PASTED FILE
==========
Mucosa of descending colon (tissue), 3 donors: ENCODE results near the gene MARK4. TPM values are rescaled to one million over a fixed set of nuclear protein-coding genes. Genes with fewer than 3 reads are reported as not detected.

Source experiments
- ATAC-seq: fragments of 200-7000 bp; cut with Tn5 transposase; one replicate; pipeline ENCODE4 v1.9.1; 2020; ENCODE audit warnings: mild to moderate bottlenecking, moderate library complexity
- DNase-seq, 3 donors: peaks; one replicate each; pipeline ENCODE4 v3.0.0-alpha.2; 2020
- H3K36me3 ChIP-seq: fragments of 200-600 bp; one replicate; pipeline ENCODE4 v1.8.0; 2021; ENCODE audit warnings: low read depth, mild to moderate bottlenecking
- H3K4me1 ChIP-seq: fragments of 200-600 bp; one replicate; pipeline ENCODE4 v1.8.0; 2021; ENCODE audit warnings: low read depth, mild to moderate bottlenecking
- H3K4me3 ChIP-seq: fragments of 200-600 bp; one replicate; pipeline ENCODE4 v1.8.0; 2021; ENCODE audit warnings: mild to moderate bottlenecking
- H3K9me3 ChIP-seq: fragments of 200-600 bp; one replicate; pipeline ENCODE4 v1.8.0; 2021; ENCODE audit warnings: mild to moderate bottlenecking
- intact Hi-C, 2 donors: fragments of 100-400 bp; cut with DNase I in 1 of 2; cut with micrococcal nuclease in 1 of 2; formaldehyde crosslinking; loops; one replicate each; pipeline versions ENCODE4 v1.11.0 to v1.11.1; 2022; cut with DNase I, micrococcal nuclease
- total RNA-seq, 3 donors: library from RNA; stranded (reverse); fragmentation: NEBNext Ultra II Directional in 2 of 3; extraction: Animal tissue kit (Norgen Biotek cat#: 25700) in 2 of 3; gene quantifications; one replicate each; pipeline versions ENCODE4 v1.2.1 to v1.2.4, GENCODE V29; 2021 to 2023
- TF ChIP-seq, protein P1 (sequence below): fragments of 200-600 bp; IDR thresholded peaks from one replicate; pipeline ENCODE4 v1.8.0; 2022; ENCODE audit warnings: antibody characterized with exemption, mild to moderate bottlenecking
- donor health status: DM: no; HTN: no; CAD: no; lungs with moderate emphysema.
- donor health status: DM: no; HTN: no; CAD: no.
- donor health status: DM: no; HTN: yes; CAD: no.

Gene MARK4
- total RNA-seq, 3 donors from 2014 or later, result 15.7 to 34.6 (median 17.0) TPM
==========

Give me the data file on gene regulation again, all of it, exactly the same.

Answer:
Mucosa of descending colon (tissue), 3 donors: ENCODE results near the gene MARK4. TPM values are rescaled to one million over a fixed set of nuclear protein-coding genes. Genes with fewer than 3 reads are reported as not detected.

Source experiments
- ATAC-seq: fragments of 200-7000 bp; cut with Tn5 transposase; one replicate; pipeline ENCODE4 v1.9.1; 2020; ENCODE audit warnings: mild to moderate bottlenecking, moderate library complexity
- DNase-seq, 3 donors: peaks; one replicate each; pipeline ENCODE4 v3.0.0-alpha.2; 2020
- H3K36me3 ChIP-seq: fragments of 200-600 bp; one replicate; pipeline ENCODE4 v1.8.0; 2021; ENCODE audit warnings: low read depth, mild to moderate bottlenecking
- H3K4me1 ChIP-seq: fragments of 200-600 bp; one replicate; pipeline ENCODE4 v1.8.0; 2021; ENCODE audit warnings: low read depth, mild to moderate bottlenecking
- H3K4me3 ChIP-seq: fragments of 200-600 bp; one replicate; pipeline ENCODE4 v1.8.0; 2021; ENCODE audit warnings: mild to moderate bottlenecking
- H3K9me3 ChIP-seq: fragments of 200-600 bp; one replicate; pipeline ENCODE4 v1.8.0; 2021; ENCODE audit warnings: mild to moderate bottlenecking
- intact Hi-C, 2 donors: fragments of 100-400 bp; cut with DNase I in 1 of 2; cut with micrococcal nuclease in 1 of 2; formaldehyde crosslinking; loops; one replicate each; pipeline versions ENCODE4 v1.11.0 to v1.11.1; 2022; cut with DNase I, micrococcal nuclease
- total RNA-seq, 3 donors: library from RNA; stranded (reverse); fragmentation: NEBNext Ultra II Directional in 2 of 3; extraction: Animal tissue kit (Norgen Biotek cat#: 25700) in 2 of 3; gene quantifications; one replicate each; pipeline versions ENCODE4 v1.2.1 to v1.2.4, GENCODE V29; 2021 to 2023
- TF ChIP-seq, protein P1 (sequence below): fragments of 200-600 bp; IDR thresholded peaks from one replicate; pipeline ENCODE4 v1.8.0; 2022; ENCODE audit warnings: antibody characterized with exemption, mild to moderate bottlenecking
- donor health status: DM: no; HTN: no; CAD: no; lungs with moderate emphysema.
- donor health status: DM: no; HTN: no; CAD: no.
- donor health status: DM: no; HTN: yes; CAD: no.

Gene MARK4
- total RNA-seq, 3 donors from 2014 or later, result 15.7 to 34.6 (median 17.0) TPM